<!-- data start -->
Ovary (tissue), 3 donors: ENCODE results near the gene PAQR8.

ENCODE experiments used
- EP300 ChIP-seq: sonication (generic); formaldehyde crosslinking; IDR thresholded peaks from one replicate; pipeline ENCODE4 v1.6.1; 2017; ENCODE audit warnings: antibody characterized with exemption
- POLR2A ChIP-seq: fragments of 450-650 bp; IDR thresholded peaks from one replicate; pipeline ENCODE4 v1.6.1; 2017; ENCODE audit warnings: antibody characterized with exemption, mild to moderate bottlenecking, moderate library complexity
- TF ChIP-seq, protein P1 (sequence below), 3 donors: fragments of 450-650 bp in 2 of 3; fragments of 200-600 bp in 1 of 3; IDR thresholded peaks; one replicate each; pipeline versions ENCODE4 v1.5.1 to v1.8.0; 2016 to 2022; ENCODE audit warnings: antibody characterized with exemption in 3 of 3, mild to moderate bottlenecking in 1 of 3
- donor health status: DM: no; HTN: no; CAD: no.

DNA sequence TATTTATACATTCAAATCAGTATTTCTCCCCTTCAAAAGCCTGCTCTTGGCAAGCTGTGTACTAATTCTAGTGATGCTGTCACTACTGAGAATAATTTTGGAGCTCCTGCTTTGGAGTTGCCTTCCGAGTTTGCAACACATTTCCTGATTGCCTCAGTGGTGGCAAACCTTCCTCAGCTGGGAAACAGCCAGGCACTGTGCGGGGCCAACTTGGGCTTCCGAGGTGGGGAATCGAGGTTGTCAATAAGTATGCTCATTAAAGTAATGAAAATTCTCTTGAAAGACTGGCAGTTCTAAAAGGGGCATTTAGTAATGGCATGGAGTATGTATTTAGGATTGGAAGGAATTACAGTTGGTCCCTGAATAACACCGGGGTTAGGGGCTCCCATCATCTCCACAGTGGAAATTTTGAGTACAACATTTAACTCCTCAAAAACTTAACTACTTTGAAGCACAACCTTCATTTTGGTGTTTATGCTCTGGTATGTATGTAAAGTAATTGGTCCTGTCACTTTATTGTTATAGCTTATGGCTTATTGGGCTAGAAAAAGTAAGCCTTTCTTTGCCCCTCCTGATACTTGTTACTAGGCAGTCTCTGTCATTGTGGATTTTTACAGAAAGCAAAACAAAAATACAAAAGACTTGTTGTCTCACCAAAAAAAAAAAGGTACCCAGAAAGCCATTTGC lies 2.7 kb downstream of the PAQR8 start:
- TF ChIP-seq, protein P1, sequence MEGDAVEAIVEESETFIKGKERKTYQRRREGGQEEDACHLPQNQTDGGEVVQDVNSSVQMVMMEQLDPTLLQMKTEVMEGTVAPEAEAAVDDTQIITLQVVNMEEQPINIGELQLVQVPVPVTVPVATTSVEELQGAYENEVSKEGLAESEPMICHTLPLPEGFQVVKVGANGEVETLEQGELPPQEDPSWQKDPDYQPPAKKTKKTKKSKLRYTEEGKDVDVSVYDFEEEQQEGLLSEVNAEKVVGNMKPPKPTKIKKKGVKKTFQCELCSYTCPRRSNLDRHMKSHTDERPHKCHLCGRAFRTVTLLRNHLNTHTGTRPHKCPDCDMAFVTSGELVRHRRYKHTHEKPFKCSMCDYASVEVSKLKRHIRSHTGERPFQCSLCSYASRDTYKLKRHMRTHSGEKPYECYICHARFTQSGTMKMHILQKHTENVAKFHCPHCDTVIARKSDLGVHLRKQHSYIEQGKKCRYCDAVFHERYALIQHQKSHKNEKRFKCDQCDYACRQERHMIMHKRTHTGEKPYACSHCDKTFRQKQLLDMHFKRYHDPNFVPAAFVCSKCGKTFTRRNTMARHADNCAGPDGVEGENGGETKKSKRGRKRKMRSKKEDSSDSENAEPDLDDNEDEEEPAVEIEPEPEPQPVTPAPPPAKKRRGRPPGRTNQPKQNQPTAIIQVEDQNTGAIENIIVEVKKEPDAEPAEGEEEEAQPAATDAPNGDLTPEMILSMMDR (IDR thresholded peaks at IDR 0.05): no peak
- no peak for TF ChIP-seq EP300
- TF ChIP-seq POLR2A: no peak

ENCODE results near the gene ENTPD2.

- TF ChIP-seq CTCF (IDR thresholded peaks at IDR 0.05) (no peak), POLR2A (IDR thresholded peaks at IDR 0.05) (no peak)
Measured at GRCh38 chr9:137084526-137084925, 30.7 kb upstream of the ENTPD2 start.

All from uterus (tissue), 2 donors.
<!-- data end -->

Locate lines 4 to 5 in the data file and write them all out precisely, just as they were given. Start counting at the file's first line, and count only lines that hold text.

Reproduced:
- POLR2A ChIP-seq: fragments of 450-650 bp; IDR thresholded peaks from one replicate; pipeline ENCODE4 v1.6.1; 2017; ENCODE audit warnings: antibody characterized with exemption, mild to moderate bottlenecking, moderate library complexity
- TF ChIP-seq, protein P1 (sequence below), 3 donors: fragments of 450-650 bp in 2 of 3; fragments of 200-600 bp in 1 of 3; IDR thresholded peaks; one replicate each; pipeline versions ENCODE4 v1.5.1 to v1.8.0; 2016 to 2022; ENCODE audit warnings: antibody characterized with exemption in 3 of 3, mild to moderate bottlenecking in 1 of 3